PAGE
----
Police and other authorities have great power over the communities they serve. They have the ability to stop vehicles, conduct searches and take other measures deemed appropriate to remove those who could be a threat to members of the community. Although many officers use this power honorably, there are a few who do not. This has led to questions about how we hold those who abuse the power accountable for their actions.
The abuses can lead to serious questions. Can victims hold officers accountable if suspects die while in their custody? This question has received media attention with police brutality cases in recent months, but the full reach can extend even beyond these extreme examples. What if an officer pockets expensive collectible coins while executing a search warrant?
Ultimately, accountability often hinges on the doctrine of qualified immunity. This doctrine is not one designed by Congress, but instead put together by the courts. As such, legal scholars have called on the Supreme Court to review its application and provide guidance. It looks like the Supreme Court may take on the issue this term. It currently has six major cases for consideration.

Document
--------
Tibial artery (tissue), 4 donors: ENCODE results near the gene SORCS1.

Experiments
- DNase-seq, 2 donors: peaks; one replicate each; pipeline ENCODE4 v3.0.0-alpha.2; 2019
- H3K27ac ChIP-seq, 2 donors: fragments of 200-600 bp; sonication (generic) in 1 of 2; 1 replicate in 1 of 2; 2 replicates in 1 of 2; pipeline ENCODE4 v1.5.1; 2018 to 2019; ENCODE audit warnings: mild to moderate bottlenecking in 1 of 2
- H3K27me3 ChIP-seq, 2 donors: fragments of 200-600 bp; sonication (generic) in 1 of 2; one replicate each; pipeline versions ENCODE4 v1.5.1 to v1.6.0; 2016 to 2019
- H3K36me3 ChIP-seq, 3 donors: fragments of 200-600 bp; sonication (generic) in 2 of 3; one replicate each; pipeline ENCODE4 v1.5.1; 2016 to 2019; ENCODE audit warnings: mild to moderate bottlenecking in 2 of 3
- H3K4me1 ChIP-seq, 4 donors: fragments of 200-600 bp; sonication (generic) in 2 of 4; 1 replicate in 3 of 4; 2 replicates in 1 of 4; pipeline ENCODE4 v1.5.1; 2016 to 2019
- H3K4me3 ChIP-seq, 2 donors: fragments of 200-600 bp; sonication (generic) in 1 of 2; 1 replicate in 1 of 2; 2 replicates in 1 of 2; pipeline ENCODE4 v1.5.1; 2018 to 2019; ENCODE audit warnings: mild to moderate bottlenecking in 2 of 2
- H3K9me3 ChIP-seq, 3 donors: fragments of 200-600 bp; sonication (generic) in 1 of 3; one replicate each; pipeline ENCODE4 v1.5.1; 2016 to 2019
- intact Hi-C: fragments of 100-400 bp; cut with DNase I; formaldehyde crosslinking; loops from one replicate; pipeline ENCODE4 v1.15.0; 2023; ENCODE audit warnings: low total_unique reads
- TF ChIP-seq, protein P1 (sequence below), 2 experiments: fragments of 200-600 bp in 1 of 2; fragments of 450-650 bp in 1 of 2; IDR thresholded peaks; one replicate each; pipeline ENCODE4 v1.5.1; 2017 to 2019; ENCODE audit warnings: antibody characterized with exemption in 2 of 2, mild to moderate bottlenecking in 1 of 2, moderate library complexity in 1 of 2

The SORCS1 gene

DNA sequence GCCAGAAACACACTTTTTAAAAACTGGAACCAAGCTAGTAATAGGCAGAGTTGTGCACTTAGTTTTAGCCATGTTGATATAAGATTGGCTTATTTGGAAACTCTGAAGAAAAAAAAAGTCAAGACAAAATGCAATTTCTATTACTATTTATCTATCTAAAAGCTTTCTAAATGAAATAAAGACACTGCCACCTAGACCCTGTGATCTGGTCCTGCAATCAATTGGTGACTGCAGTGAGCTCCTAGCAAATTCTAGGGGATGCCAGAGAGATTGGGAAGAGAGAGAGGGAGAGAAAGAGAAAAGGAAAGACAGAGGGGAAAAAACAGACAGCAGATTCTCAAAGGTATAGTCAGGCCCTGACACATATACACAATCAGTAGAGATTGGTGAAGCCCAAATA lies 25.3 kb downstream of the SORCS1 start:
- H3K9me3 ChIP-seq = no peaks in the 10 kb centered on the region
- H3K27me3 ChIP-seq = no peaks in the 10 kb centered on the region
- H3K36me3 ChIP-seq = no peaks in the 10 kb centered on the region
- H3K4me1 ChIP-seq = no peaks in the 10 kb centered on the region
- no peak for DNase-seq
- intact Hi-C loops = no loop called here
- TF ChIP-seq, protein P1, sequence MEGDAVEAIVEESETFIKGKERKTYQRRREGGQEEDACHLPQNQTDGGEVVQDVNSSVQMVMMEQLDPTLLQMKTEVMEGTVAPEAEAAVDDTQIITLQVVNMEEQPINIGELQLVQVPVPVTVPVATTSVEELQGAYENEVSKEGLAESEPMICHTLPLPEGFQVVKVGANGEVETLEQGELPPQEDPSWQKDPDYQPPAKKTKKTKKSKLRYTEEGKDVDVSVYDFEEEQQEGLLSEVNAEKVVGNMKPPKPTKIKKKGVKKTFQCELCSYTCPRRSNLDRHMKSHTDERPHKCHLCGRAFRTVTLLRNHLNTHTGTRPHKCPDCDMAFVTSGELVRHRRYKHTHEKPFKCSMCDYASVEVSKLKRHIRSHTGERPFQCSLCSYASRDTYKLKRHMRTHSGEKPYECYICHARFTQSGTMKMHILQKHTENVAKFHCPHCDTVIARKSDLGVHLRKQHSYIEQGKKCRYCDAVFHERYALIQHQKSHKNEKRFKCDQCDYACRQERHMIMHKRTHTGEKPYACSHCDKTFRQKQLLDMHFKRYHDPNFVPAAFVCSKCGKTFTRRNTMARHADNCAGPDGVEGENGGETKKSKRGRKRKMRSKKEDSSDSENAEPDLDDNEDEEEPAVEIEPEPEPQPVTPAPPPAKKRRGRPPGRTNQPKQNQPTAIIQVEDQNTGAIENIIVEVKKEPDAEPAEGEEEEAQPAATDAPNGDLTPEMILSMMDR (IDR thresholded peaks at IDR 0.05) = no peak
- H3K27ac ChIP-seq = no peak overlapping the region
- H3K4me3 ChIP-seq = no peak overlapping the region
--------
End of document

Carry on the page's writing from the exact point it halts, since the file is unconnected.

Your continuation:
Why is qualified immunity such a big deal?
This doctrine makes it difficult to hold enforcement officers accountable when they injure others. Essentially, in order to beat qualified immunity, an injured party must find another case with exactly the same fact pattern where the victim won to show that what the officer did was wrong.
In one case, Baxter v. Bracey, the victim thought they had found such a case. In this case, the victim was sitting on the ground with his hands up, surrendering to officers. The officers still released a police dog to attack the man. The man found another case, but the officers challenged that it was not sufficient because in that case the man was laying down while in this one, he was sitting. It was enough of a difference for the court to rule in their favor. This is one of the cases the Supreme Court is considering.
Will it change?
If the Supreme Court does not provide guidance, Congress may. Lawmakers have the power to address this issue. We will watch this issue and provide updates, hopefully including increased guidance and protection for the community.